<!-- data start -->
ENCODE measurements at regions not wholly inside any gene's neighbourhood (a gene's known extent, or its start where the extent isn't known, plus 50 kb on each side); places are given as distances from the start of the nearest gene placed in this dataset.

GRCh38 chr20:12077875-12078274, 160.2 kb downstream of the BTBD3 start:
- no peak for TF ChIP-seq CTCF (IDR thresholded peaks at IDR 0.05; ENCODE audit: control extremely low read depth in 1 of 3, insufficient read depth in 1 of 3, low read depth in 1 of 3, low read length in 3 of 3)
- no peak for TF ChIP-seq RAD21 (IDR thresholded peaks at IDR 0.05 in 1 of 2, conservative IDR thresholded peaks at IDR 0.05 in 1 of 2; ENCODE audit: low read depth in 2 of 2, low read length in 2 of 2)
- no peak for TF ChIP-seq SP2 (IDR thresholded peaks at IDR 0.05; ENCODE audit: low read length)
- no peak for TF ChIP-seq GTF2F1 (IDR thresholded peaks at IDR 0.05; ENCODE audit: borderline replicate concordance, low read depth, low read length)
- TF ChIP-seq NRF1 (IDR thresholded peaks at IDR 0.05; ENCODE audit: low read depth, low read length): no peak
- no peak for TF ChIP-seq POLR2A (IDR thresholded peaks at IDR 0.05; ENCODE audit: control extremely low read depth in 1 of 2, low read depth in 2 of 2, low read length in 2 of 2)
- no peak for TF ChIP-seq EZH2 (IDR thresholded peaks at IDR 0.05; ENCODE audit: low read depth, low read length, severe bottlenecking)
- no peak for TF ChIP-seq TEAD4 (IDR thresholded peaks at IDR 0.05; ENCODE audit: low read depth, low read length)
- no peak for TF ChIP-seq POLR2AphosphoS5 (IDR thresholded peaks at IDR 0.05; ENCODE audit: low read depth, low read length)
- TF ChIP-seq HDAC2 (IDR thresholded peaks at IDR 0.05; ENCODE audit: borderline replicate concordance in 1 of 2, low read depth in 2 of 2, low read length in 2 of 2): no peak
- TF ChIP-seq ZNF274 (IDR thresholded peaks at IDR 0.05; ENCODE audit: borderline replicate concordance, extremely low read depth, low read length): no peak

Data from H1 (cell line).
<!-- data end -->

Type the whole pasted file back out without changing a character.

ENCODE measurements at regions not wholly inside any gene's neighbourhood (a gene's known extent, or its start where the extent isn't known, plus 50 kb on each side); places are given as distances from the start of the nearest gene placed in this dataset.

GRCh38 chr20:12077875-12078274, 160.2 kb downstream of the BTBD3 start:
- no peak for TF ChIP-seq CTCF (IDR thresholded peaks at IDR 0.05; ENCODE audit: control extremely low read depth in 1 of 3, insufficient read depth in 1 of 3, low read depth in 1 of 3, low read length in 3 of 3)
- no peak for TF ChIP-seq RAD21 (IDR thresholded peaks at IDR 0.05 in 1 of 2, conservative IDR thresholded peaks at IDR 0.05 in 1 of 2; ENCODE audit: low read depth in 2 of 2, low read length in 2 of 2)
- no peak for TF ChIP-seq SP2 (IDR thresholded peaks at IDR 0.05; ENCODE audit: low read length)
- no peak for TF ChIP-seq GTF2F1 (IDR thresholded peaks at IDR 0.05; ENCODE audit: borderline replicate concordance, low read depth, low read length)
- TF ChIP-seq NRF1 (IDR thresholded peaks at IDR 0.05; ENCODE audit: low read depth, low read length): no peak
- no peak for TF ChIP-seq POLR2A (IDR thresholded peaks at IDR 0.05; ENCODE audit: control extremely low read depth in 1 of 2, low read depth in 2 of 2, low read length in 2 of 2)
- no peak for TF ChIP-seq EZH2 (IDR thresholded peaks at IDR 0.05; ENCODE audit: low read depth, low read length, severe bottlenecking)
- no peak for TF ChIP-seq TEAD4 (IDR thresholded peaks at IDR 0.05; ENCODE audit: low read depth, low read length)
- no peak for TF ChIP-seq POLR2AphosphoS5 (IDR thresholded peaks at IDR 0.05; ENCODE audit: low read depth, low read length)
- TF ChIP-seq HDAC2 (IDR thresholded peaks at IDR 0.05; ENCODE audit: borderline replicate concordance in 1 of 2, low read depth in 2 of 2, low read length in 2 of 2): no peak
- TF ChIP-seq ZNF274 (IDR thresholded peaks at IDR 0.05; ENCODE audit: borderline replicate concordance, extremely low read depth, low read length): no peak

Data from H1 (cell line).